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Nurturing the collector

Kishore Singh 

Kishore Singh

When Madhu Khanna, one of the few authorities on tantric art, ended a session at the India Art Fair with an exhortation on patronage and the role of collectors, she put her finger on the pulse of cultural legacies that have been noticeable for their absence in the country. The state has made few efforts in this direction, and those who collect art - whether publicly or privately - are treated by the ill-informed janata as whimsical, idiosyncratic beings. Everyone bemoans the lack of cultural institutions, but let someone make an effort to right this and his peers will have a field day pulling him "off his high horse".

This columnist has been fortunate in having the privilege of viewing several private collections that represent the personalities of their owners and can be as intensely varied. Ideally, this is something to be encouraged if collections are not to become cookie-cutter versions of each other. In the West - particularly in America - collecting is cultic. Collections are noteworthy markers of society, and collectors are obsessive. Entire libraries are devoted to the tenets of collecting, and serious collectors leave the results of their efforts not to their families as to art institutions. Incentivisation in terms of collecting in the American manner and following European export laws could sustain India's attempts to provide a fillip currently bottle-necked by "national treasures" and antiquity regulations.

In India too, collectors have built meritorious collections whether from the power of wealth or, often, tracking down rare treasures at great personal cost, waiting for months and years to acquire these. India's reluctance to engage with her collectors and the lack of a nurturing environment - contrarily, there is every chance of harassment - is enough to put off those interested in such pursuits. Yet, India is at a cusp where at least a few are willing to risk their life's pursuit in the care of trusts and foundations. If the state would safeguard their interests, it would be enriched culturally.

If this is happening when the country has just a handful of collectors worth the mention, imagine a scenario if collectors would be encouraged - and not just fiscally. The serious pursuit of art, its scholarship and collecting could spread to millionaire and billionaire families, and if even a few could be persuaded to share that cultural wealth with the nation, it could spin off an entire movement. But do we have the vision to naming wings in our woefully few museums after patrons? Do we have the ability and maturity to distance ourselves from petty tussles of ego to agree to public-private partnerships that will not consign entire collections to dusty basements instead of frequent viewerships? Can we celebrate collecting instead of consigning it to dustbins of memory?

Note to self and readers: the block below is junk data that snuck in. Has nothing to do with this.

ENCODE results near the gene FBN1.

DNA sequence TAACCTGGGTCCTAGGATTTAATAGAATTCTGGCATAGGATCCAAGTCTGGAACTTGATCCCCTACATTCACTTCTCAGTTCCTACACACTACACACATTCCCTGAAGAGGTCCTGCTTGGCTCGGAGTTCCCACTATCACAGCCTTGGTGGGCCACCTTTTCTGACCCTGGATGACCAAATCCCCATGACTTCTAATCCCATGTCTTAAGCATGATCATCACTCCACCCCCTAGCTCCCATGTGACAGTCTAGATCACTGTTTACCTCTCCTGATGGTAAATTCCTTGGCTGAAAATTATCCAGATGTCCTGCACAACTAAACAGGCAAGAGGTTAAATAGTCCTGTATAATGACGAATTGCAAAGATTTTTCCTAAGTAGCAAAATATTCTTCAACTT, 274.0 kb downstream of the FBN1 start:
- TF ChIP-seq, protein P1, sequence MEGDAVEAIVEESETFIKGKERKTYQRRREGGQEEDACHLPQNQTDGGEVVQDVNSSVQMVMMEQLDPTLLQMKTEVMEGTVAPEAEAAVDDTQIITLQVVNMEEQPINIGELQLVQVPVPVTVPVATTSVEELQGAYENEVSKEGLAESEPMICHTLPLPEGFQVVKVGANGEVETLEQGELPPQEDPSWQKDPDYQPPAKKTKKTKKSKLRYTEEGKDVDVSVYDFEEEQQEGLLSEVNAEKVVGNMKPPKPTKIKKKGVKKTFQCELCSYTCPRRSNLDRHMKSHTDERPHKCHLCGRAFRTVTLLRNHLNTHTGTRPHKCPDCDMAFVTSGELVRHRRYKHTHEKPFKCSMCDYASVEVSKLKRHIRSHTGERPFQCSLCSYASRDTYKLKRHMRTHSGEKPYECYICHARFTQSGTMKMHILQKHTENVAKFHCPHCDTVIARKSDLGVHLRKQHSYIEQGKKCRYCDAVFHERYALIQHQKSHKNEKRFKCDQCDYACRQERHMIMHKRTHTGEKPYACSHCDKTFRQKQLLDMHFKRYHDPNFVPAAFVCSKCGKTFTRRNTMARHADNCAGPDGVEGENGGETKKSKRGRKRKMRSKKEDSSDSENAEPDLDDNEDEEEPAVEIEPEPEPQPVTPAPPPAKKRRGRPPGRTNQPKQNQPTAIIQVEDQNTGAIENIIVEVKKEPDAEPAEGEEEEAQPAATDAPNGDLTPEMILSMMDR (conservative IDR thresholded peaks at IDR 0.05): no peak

I quote here an email from a cherished acquaintance and one of India's major collectors: "It is very important to follow the US model of encouraging a close relationship between collectors and museum professionals as well as between collectors and the academia. The dependency was so successful that in his memoirs, John Walker, former director of the National Gallery of Art in Washington, wrote that 'the greater part of my adult life has been spent collecting collectors who would, I hoped, become donors'. Similarly, Paul J Sachs, teaching history of art at Harvard, made his rich students believe that good collecting was almost a moral duty - there being no doubt that he had in mind the enrichment of the North American museums. In New York alone, Philip Johnson, Robert Lehman, Irwin Untermyer, Walter Annenberg, Nelson Rockefeller and Charles and Jayne Wrightsman have given the better part of their collections to the Museum of Modern Art and the Metropolitan Museum.


Kishore Singh is a Delhi-based writer and art critic. These views are personal and do not reflect those of the organisation with which he is associated

First Published: Sat, January 31 2015. 00:07 IST
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